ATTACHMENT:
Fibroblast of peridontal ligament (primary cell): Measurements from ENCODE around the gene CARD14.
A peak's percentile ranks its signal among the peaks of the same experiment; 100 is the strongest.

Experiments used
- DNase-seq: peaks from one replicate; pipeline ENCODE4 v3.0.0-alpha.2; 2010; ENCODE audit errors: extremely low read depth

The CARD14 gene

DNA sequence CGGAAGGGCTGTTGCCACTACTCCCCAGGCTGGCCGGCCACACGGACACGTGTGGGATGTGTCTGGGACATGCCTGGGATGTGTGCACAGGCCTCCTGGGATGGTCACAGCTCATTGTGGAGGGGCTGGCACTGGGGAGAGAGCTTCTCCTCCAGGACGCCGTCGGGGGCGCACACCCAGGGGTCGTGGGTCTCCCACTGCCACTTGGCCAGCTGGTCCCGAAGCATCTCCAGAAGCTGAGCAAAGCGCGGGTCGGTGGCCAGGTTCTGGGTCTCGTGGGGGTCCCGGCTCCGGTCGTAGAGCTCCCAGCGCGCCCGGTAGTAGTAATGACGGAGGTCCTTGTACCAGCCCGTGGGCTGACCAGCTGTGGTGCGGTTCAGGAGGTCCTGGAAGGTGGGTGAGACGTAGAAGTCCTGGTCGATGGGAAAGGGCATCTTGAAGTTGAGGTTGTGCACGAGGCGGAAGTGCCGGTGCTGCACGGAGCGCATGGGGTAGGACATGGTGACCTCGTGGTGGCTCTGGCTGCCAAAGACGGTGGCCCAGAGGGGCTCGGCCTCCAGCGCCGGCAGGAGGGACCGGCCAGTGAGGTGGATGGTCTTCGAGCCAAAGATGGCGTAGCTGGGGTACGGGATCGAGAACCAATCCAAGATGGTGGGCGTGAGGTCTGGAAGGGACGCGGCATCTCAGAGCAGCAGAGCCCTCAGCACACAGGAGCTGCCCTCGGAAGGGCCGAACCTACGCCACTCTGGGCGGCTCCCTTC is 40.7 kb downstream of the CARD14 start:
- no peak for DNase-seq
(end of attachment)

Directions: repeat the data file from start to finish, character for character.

Fibroblast of peridontal ligament (primary cell): Measurements from ENCODE around the gene CARD14.
A peak's percentile ranks its signal among the peaks of the same experiment; 100 is the strongest.

Experiments used
- DNase-seq: peaks from one replicate; pipeline ENCODE4 v3.0.0-alpha.2; 2010; ENCODE audit errors: extremely low read depth

The CARD14 gene

DNA sequence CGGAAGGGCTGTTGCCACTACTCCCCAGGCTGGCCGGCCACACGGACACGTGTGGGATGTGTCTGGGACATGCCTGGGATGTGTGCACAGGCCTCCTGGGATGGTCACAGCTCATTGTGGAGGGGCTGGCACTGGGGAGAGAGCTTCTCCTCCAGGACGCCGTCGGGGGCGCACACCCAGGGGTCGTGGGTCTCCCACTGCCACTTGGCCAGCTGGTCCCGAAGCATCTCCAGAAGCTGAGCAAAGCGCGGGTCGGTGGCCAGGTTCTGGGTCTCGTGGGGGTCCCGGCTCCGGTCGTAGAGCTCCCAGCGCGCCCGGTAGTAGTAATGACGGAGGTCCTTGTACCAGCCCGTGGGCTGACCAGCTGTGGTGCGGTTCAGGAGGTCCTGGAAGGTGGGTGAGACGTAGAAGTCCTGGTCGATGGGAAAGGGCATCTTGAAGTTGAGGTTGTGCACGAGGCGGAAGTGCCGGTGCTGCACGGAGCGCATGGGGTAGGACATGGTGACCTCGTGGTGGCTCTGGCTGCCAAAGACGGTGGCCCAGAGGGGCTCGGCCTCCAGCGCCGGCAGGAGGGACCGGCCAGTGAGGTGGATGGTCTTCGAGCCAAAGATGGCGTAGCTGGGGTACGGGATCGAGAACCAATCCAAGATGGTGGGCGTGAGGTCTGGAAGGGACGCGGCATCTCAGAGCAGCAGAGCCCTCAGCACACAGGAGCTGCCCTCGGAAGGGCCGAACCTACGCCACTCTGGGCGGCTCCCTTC is 40.7 kb downstream of the CARD14 start:
- no peak for DNase-seq